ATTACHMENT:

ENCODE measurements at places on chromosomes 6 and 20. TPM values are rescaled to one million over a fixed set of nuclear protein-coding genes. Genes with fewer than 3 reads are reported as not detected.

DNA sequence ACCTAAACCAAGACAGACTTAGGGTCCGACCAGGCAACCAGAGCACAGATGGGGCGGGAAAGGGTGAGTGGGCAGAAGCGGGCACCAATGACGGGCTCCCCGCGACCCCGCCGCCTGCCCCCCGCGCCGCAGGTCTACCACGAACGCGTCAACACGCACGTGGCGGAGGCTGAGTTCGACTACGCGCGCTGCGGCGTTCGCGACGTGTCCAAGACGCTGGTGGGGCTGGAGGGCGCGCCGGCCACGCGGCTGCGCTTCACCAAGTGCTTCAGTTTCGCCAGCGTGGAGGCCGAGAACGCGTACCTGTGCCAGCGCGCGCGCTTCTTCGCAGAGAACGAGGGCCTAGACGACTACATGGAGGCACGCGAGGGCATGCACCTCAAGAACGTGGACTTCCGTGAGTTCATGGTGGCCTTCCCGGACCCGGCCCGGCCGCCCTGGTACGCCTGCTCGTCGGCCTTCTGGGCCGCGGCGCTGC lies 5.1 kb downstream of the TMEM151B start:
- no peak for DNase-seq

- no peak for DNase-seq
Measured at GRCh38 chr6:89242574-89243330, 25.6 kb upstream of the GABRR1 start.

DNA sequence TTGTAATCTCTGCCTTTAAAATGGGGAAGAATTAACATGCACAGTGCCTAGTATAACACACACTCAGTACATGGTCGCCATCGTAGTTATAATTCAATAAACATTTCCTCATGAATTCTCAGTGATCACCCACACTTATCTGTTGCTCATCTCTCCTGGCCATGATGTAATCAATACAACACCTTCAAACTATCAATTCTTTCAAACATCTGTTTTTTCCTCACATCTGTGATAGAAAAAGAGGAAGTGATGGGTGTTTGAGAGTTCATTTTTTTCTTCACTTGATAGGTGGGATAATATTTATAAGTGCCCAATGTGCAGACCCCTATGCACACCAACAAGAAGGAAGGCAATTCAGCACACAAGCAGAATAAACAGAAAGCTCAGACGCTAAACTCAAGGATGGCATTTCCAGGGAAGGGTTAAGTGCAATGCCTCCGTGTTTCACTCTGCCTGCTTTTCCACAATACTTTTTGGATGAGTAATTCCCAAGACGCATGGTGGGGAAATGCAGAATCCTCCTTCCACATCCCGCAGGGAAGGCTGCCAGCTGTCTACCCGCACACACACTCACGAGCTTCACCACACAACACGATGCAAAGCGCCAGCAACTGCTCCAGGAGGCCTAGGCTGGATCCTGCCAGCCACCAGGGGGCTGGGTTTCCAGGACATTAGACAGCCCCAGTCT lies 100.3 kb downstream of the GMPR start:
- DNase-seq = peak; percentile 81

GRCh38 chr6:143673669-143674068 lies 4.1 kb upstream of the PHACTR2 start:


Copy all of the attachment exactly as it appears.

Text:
ENCODE measurements at places on chromosomes 6 and 20. TPM values are rescaled to one million over a fixed set of nuclear protein-coding genes. Genes with fewer than 3 reads are reported as not detected.

DNA sequence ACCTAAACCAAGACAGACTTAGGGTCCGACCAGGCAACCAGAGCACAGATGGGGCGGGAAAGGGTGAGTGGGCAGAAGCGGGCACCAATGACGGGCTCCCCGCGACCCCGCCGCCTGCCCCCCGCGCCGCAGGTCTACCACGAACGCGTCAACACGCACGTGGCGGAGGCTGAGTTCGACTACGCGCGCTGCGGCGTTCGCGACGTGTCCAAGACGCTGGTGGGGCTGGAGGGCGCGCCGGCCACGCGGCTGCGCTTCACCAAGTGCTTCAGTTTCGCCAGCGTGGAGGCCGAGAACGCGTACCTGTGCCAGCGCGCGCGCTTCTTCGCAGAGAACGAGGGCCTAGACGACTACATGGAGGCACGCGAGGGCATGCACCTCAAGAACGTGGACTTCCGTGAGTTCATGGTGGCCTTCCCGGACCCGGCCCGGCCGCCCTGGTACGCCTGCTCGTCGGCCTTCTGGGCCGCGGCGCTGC lies 5.1 kb downstream of the TMEM151B start:
- no peak for DNase-seq

- no peak for DNase-seq
Measured at GRCh38 chr6:89242574-89243330, 25.6 kb upstream of the GABRR1 start.

DNA sequence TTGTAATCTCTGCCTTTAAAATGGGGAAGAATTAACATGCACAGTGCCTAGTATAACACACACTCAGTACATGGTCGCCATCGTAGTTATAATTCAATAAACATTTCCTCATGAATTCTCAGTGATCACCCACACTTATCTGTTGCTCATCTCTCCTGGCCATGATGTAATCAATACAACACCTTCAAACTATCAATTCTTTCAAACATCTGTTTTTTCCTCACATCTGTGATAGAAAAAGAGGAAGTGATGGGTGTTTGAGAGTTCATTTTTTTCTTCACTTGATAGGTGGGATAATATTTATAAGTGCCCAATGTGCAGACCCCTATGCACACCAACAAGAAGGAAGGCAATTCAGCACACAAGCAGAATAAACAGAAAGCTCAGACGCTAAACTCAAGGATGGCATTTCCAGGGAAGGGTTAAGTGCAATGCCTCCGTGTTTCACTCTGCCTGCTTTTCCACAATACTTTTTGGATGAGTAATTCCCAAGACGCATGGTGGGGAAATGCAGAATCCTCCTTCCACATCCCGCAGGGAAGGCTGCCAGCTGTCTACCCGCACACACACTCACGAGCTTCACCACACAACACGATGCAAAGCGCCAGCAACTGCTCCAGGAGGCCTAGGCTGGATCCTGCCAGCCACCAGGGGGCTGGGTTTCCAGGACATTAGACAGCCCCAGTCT lies 100.3 kb downstream of the GMPR start:
- DNase-seq = peak; percentile 81

GRCh38 chr6:143673669-143674068 lies 4.1 kb upstream of the PHACTR2 start: